The sun came out and I thought it would be a good time to kick off a new project...
The aim of "20 songs" is to compile a playlist of twenty songs on a particular theme, taking somewhere between 30 and 60 minutes to come up with the final selection. Like my best games of blitz chess, the hope is that this enforced deadline will boost instinctive creativity and stop me getting bogged down in analysis paralysis (like my worst games of chess).
Depending on where you are right now, the sun might have gone, gone away, but perhaps this summer playlist will help you get over that. Entirely co-incidentally, BBC6Music's People's Playlist earlier this week was all about the sun, but mine was compiled first and is clearly the superior collection
The Cardigans - "Rise and Shine"
We kick off with The Cardigans, back in their sunniest days, long before they got all serious on Gran Turismo, and the almost impossibly bright and breezy "Rise and Shine":
Belle & Sebastian - "Legal Man"
From there, we move to another occasionally twee artist, Belle & Sebastian, only here they're dipping a toe into their Northern Soul crossover waters. On the face of it, "Legal Man" doesn't seem like a summer anthem, other than in its sheer exuberance and fun, but wait until you get to those final lines before you cast judgement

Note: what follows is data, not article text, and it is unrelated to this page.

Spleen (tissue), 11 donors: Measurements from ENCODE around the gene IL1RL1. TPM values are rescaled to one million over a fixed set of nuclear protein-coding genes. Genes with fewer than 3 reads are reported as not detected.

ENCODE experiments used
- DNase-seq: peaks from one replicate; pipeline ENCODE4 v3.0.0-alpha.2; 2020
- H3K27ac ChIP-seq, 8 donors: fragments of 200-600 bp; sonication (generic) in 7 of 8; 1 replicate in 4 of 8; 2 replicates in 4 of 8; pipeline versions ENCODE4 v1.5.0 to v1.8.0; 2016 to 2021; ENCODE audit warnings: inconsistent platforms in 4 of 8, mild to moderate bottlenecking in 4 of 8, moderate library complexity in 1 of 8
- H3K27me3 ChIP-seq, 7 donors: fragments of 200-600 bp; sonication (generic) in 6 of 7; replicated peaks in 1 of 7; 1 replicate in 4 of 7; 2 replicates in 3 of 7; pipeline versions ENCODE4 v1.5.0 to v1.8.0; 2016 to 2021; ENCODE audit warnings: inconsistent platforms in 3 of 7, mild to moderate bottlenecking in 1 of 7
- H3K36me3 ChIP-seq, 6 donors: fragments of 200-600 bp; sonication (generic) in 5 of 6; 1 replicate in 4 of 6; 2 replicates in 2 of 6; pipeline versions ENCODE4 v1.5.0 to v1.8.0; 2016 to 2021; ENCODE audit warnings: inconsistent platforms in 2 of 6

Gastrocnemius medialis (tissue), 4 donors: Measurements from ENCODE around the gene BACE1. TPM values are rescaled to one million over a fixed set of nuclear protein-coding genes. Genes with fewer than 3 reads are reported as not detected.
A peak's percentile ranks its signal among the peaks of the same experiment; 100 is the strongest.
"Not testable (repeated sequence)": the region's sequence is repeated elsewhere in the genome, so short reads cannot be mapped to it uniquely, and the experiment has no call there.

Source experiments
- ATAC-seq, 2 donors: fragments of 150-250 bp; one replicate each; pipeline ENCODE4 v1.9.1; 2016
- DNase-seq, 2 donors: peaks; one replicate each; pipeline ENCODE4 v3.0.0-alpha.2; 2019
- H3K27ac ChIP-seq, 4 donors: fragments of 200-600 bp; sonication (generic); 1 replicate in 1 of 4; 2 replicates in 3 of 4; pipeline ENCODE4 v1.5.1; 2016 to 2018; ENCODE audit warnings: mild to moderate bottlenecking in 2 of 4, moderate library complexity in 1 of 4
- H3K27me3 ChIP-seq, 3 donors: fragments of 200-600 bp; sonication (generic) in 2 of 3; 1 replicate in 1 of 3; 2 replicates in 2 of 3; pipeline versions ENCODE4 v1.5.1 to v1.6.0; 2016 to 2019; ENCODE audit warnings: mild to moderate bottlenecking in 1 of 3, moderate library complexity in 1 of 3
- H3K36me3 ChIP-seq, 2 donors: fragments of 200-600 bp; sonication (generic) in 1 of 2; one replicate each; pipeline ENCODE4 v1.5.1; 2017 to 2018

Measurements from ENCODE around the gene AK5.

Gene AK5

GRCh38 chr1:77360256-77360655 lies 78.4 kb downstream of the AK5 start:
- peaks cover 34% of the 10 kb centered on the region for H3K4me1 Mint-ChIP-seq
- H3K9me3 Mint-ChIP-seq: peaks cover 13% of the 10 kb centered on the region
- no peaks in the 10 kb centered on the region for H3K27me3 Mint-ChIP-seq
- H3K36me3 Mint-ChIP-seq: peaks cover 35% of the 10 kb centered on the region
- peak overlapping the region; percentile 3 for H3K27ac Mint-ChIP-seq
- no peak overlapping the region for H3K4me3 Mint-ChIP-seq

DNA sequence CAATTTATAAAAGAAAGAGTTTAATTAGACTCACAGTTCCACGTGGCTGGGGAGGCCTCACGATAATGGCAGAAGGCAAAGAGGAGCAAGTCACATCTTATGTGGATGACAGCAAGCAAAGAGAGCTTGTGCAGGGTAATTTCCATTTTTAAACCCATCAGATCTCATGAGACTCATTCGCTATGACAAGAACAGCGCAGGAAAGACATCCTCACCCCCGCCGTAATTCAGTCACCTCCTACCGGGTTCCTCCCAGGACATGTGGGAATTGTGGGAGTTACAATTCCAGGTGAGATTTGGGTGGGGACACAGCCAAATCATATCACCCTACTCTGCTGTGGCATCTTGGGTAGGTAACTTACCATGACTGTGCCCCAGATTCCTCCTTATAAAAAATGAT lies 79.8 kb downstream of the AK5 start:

Kurt Vile - "Wakin on a Pretty Day"
The disappointingly short-lived The Maybes? are up next with "Summertime" and their wise advice to "dance, dance, dance with the radio on", advice roundly ignored by Jason Pierce on "Lay Back in The Sun". The delicate and bewitching BC Camplight (real name Brian Christinzio) follows with "I Wouldn't Mind The Sunshine" - Christinzio, fact fans might like to note, has played live with The War on Drugs, a band whose former members include one Kurt Vile, up next with "Wakin on a Pretty Day".
The Style Council - "Long Hot Summer"
Taken By Trees (aka Victoria Bergsman of The Concretes) carry us off to distant shores, then that bloke from The Strokes' dad warns us of possibly metaphorical downpours in southern California. And then it's time to get in a boat with Paul Weller and ask him why exactly it was he had to split The Jam up so soon and go all coffee-shop jazz on his fans:
The first half closes with Caribou's one-word solar paean, "Sun".